The flowchart diagram of FIG. 7 differs from the conventional bar and diamond flowcharts. In FIG. 7, flow of control passes along lines and proceeds down the page. Conventional start-up of program and end of program boxes are used. Actions are signified by a small block circle on the lines, the description of the action being given to the left or right of the flow lines. Actions only take place on vertical lines. Signals or actions entering or leaving the flow of control lines appear in trapezoidally-shaped boxes. When a decision has to be introduced, the flow line branches to the right or left. The branch may be caused by a YES or NO condition, with this being signified by a Y or N in a box as indicated. Where secondary flow rejoins the main flow, an arrowhead is used. A reference number will indicate the points or steps along the line being discussed.
The flowchart of FIG. 7 depicts a simplified version of a program executed by MCU 54. After a turn ON delay, MCU 54 executes a small start-up program which sets all CPU registers with correct values and clears all information presently in memory before accepting information from D/R 52 (step 70). MCU 54 also initializes the counters in RAM and the stored variables (step 72). The desired addresses to be sent over bus 48 are stored in memory and all initial conditions are met. In this embodiment, the stored information illustratively includes the sequence for addressing the individual sensors in the door latch and the associated electrical devices. As can be appreciated by those skilled in the art, MCU 54 operates in the MHz range while system 10 operates around the one kHz range. Hence, MCU 54 can perform many tasks before system 10 reacts. As indicated at step 74, MCU 54 places the sensor addresses on the bus. To accomplish this, MCU 54 sends a series of commands to D/R 52 which develops, illustratively, an offset square wave signal which contains the address codes for addressing sensors 40 and 42.
If the smart sensors are functioning correctly, a current signal will emanate from them indicating that the sensors are present and are operating.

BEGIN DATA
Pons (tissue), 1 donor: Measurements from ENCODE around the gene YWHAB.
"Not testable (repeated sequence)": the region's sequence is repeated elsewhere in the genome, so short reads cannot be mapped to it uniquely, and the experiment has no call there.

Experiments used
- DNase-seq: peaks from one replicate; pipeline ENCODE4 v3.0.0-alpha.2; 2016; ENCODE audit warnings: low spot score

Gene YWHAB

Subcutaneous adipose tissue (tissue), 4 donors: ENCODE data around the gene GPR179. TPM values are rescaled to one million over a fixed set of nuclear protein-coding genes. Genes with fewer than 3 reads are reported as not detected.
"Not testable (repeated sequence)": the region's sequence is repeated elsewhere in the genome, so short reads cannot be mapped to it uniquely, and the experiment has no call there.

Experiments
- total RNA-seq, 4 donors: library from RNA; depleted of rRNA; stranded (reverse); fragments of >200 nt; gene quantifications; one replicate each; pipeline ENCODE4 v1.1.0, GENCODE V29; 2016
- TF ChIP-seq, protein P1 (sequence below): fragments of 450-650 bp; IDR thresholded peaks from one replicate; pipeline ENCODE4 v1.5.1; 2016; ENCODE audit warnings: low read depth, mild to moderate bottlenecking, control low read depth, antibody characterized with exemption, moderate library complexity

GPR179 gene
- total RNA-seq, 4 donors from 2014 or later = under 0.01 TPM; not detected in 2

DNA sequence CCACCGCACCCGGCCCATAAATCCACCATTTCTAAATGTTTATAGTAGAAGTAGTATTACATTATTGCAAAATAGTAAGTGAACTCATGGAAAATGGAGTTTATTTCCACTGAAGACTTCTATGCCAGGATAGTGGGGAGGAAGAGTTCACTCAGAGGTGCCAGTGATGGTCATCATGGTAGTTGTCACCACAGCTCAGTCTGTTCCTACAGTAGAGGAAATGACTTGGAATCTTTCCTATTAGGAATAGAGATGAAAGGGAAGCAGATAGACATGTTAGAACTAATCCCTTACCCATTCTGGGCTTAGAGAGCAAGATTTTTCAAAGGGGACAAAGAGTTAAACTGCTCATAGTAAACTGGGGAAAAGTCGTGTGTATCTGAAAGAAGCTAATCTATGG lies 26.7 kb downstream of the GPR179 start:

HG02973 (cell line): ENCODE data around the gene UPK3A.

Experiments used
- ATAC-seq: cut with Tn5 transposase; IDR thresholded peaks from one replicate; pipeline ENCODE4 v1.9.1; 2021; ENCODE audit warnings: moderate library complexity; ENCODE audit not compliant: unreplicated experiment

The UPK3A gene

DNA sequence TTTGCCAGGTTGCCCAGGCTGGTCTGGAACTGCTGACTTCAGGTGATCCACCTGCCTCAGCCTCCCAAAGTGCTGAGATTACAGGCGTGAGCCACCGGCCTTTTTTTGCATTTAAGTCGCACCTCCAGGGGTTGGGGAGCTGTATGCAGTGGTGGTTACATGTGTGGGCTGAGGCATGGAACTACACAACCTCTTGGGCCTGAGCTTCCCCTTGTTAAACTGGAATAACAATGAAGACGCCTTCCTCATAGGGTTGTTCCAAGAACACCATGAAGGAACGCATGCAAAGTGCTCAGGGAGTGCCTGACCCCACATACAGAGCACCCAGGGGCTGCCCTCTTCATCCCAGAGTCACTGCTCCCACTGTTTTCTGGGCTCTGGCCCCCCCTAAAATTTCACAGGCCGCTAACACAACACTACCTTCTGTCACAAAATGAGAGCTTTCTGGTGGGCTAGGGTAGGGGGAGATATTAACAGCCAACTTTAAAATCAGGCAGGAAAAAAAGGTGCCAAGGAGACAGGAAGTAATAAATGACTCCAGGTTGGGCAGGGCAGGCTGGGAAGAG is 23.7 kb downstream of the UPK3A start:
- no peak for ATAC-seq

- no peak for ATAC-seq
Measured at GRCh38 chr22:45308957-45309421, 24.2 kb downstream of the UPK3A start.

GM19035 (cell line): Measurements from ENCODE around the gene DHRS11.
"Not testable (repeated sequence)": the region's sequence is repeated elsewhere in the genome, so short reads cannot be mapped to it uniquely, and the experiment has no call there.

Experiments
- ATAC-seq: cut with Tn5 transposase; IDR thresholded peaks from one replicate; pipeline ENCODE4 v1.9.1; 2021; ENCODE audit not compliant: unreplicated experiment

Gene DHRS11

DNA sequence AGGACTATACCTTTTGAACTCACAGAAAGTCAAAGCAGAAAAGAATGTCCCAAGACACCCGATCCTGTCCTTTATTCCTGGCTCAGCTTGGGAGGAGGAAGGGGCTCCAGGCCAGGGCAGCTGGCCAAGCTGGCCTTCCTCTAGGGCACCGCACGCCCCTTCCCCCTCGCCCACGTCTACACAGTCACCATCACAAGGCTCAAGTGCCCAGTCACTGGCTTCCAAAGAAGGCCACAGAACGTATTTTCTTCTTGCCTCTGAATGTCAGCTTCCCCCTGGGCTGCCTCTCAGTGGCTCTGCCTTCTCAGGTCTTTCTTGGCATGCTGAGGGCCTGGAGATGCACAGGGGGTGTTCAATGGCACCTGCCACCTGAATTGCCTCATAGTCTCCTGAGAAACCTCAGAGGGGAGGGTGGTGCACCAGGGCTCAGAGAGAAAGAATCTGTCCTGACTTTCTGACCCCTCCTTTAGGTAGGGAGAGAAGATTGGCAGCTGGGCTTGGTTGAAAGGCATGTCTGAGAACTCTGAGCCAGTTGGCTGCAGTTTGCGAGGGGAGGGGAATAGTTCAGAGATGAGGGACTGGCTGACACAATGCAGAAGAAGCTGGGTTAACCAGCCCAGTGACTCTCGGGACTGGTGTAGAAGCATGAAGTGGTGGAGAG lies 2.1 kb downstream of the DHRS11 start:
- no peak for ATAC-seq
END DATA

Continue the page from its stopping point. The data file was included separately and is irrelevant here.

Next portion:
At step 76, MCU 54 makes a decision as to whether or not the door-open sensor is present at the address assigned. If not, MCU 54 retries the address. If it is present, then MCU 54 proceeds to step 78 and sets the door-open sensor present RAM BYTE.
Then MCU 54 makes a decision as to whether or not the door-open sensor is ON. If not, MCU 54 branches to step 82 and clears the respective sensor present RAM BYTE and then returns to step 74 to readdress the sensors. If the door-open sensor is ON, MCU 54 then executes the instruction at step 84 which requires reading the door-open sensor RAM BYTE and from that data develops signals used by the D/R 52 to output door-open commands to the courtesy light driver circuit 56 (step 86) that provides current for lighting the courtesy light 9A.
As indicated at step 88, MCU 54 is instructed to increment the address counter and then place the next address on the bus (step 90). Then MCU 54 determines whether or not the ignition switch is ON (step 92). If the ignition switch is not ON, MCU 54 clears the respective address (step 94), and then returns to the loop that includes step 74.
If the ignition switch is ON, MCU 54 makes a determination as to whether or not the door-ajar sensor is present at the proper address (step 96). If not, MCU 54 loops around and repeats step 96. If the sensor is present at the proper address, MCU 54 sets the door-ajar present RAM BYTE (step 98) and then determines whether the door-ajar sensor has been turned ON (step 100). If not, MCU 54 returns to the loop that includes step 82. If the door-ajar sensor has been turned ON, MCU 54 is instructed in step 102 to read the door-ajar sensor RAM BYTE and then output a door-ajar command to the door ajar indicator driver circuit 60 to cause circuit 60 to apply current for lighting the door-ajar indicator 9B (step 104).
Afterwards, MCU 54 determines whether all addresses have been polled (step 106). If not, MCU 54 returns to the loop including step 82. If so, MCU 54 restarts the sequence.
Although a single door-ajar and door-open sensor scheme is described, it should be understood by those skilled in the art this arrangement can apply to multiple door latches employing smart sensors for determining whether or not a door latch is in an open, ajar or closed condition.
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|U.S. Classification||340/457, 340/459|
|International Classification||B60R16/023, B60R16/02|
|Jun 18, 1990||AS||Assignment|
Owner name: CHRYSLER CORPORATION, MICHIGAN
Free format text: ASSIGNMENT OF ASSIGNORS INTEREST.;ASSIGNORS:JURKIEWICZ, JAMES S.;JOHNSON, JOHNNIE W.;REEL/FRAME:005336/0374
Effective date: 19900511
|Sep 28, 1994||FPAY||Fee payment|
Year of fee payment: 4
|Feb 8, 1999||FPAY||Fee payment|
Year of fee payment: 8
|Feb 19, 2003||REMI||Maintenance fee reminder mailed|
|Aug 6, 2003||LAPS||Lapse for failure to pay maintenance fees|
|Sep 30, 2003||FP||Expired due to failure to pay maintenance fee|
Effective date: 20030806